Drivers are constantly making choices and decisions, concerning not only the driving itself but also the use of the growing number of devices available inside the car. At the same time, cars are becoming more “intelligent” and capable of performing relatively complex maneuvers in a semiautonomous manner. Examples of relatively simple maneuvers that many current cars can execute are adaptive cruise control (i.e., automatically adjusting the car’s speed to maintain a safe distance from the car in front), parallel parking and backing out of a parking space. More complex maneuvers that can be expected in the next few years include entering and leaving a highway, changing lanes, overtaking one or more cars and even navigating construction sites.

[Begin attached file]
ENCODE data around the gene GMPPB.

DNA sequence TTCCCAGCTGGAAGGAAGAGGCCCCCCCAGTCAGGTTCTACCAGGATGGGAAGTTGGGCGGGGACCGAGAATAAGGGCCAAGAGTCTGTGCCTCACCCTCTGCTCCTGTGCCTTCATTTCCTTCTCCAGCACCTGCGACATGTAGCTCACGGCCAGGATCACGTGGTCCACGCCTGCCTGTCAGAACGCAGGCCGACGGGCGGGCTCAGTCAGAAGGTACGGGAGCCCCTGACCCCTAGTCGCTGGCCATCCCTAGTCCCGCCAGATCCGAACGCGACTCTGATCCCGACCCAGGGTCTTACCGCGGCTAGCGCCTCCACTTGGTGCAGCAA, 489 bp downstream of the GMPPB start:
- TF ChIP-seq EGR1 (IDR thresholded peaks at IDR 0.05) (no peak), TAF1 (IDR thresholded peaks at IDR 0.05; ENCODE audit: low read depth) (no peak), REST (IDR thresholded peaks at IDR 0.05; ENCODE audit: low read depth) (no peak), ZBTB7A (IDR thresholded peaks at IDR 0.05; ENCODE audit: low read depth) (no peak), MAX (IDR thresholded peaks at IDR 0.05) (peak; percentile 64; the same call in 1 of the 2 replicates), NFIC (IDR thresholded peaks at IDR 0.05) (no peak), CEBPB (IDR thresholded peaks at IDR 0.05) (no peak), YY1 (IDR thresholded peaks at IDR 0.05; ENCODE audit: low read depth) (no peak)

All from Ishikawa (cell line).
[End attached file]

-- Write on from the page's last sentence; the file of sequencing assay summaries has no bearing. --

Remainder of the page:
Complex maneuvers require drivers to make various choices, like deciding whether to tell the car to execute a specific maneuver (as opposed to doing it manually or omitting it entirely); deciding among two or more available variants of the same maneuver; deciding whether to intervene and assume control of the vehicle if something unexpected occurs during the execution of a maneuver by the car; or deciding which additional activities can be attempted during the execution of a maneuver, without compromising driving safety. Enabling drivers to make better decisions during driving is an important goal in the design of automotive interfaces. Much relevant research has been done in the past, but many types of driver decision remain highly problematic.